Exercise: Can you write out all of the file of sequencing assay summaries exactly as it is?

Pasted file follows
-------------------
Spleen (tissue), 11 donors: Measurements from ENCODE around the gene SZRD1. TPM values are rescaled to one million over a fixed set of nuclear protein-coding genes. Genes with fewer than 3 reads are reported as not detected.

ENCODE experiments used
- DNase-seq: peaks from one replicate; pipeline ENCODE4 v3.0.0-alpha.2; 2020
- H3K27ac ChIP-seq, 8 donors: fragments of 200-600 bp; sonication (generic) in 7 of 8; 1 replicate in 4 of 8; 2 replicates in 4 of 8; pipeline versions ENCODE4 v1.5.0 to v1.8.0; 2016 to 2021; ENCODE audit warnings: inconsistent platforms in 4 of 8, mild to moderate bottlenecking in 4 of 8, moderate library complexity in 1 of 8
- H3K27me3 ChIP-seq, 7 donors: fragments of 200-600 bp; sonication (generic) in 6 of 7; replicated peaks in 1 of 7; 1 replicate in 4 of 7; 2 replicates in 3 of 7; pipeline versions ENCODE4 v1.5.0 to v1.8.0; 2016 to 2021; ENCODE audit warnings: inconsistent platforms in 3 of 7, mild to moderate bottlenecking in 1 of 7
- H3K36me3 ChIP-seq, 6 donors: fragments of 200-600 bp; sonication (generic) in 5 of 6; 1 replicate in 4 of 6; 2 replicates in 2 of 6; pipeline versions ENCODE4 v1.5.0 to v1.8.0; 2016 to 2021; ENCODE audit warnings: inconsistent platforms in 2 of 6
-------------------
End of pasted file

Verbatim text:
Spleen (tissue), 11 donors: Measurements from ENCODE around the gene SZRD1. TPM values are rescaled to one million over a fixed set of nuclear protein-coding genes. Genes with fewer than 3 reads are reported as not detected.

ENCODE experiments used
- DNase-seq: peaks from one replicate; pipeline ENCODE4 v3.0.0-alpha.2; 2020
- H3K27ac ChIP-seq, 8 donors: fragments of 200-600 bp; sonication (generic) in 7 of 8; 1 replicate in 4 of 8; 2 replicates in 4 of 8; pipeline versions ENCODE4 v1.5.0 to v1.8.0; 2016 to 2021; ENCODE audit warnings: inconsistent platforms in 4 of 8, mild to moderate bottlenecking in 4 of 8, moderate library complexity in 1 of 8
- H3K27me3 ChIP-seq, 7 donors: fragments of 200-600 bp; sonication (generic) in 6 of 7; replicated peaks in 1 of 7; 1 replicate in 4 of 7; 2 replicates in 3 of 7; pipeline versions ENCODE4 v1.5.0 to v1.8.0; 2016 to 2021; ENCODE audit warnings: inconsistent platforms in 3 of 7, mild to moderate bottlenecking in 1 of 7
- H3K36me3 ChIP-seq, 6 donors: fragments of 200-600 bp; sonication (generic) in 5 of 6; 1 replicate in 4 of 6; 2 replicates in 2 of 6; pipeline versions ENCODE4 v1.5.0 to v1.8.0; 2016 to 2021; ENCODE audit warnings: inconsistent platforms in 2 of 6